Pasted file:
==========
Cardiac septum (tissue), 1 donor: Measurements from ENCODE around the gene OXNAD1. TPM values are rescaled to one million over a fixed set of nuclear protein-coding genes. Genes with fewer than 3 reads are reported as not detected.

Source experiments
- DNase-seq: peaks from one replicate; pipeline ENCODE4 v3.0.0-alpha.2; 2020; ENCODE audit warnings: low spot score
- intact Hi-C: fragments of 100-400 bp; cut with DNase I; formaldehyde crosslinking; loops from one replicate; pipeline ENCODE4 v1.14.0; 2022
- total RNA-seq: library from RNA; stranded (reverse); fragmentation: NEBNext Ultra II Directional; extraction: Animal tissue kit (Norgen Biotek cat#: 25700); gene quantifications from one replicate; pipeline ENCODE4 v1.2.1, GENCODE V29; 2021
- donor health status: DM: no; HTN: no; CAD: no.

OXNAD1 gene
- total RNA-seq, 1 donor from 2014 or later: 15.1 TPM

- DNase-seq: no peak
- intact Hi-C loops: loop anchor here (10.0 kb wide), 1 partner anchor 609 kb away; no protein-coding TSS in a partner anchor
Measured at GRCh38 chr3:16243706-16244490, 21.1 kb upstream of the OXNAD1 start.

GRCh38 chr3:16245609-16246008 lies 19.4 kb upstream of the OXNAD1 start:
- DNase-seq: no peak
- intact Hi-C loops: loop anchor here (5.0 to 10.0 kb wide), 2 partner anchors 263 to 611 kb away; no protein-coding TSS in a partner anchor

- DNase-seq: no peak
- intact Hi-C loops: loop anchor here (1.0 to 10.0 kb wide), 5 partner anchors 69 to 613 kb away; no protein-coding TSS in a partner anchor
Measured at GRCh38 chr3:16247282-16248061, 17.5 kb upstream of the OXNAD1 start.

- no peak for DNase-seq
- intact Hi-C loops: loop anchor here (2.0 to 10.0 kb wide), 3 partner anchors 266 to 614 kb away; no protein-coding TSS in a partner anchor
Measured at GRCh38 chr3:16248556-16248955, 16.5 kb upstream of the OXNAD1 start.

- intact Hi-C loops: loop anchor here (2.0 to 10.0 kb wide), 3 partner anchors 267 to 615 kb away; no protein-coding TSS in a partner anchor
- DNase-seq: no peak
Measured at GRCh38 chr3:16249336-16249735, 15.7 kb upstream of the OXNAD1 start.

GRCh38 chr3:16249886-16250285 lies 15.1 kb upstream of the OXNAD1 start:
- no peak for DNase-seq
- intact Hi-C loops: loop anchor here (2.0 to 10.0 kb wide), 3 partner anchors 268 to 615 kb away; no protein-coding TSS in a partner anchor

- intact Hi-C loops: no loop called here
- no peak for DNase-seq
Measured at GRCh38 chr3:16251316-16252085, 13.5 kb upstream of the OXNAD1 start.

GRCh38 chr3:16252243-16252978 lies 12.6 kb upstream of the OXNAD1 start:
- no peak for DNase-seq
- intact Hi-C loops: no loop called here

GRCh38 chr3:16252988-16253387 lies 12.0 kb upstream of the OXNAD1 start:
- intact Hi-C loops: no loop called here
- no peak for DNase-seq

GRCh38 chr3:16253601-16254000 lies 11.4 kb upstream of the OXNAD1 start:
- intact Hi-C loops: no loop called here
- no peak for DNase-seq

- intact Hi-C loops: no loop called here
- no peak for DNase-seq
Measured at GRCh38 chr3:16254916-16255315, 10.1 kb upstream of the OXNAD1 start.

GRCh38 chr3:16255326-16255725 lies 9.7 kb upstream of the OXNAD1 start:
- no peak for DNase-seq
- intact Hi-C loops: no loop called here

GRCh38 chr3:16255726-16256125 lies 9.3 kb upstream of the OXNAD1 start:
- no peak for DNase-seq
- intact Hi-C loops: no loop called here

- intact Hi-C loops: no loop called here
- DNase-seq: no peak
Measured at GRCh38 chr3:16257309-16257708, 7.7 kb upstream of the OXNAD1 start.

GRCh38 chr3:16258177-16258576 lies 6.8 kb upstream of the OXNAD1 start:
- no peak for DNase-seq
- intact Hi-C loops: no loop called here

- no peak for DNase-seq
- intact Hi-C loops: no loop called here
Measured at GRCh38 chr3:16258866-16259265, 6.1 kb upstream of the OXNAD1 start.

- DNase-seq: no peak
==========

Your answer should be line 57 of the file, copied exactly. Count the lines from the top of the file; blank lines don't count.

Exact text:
- DNase-seq: no peak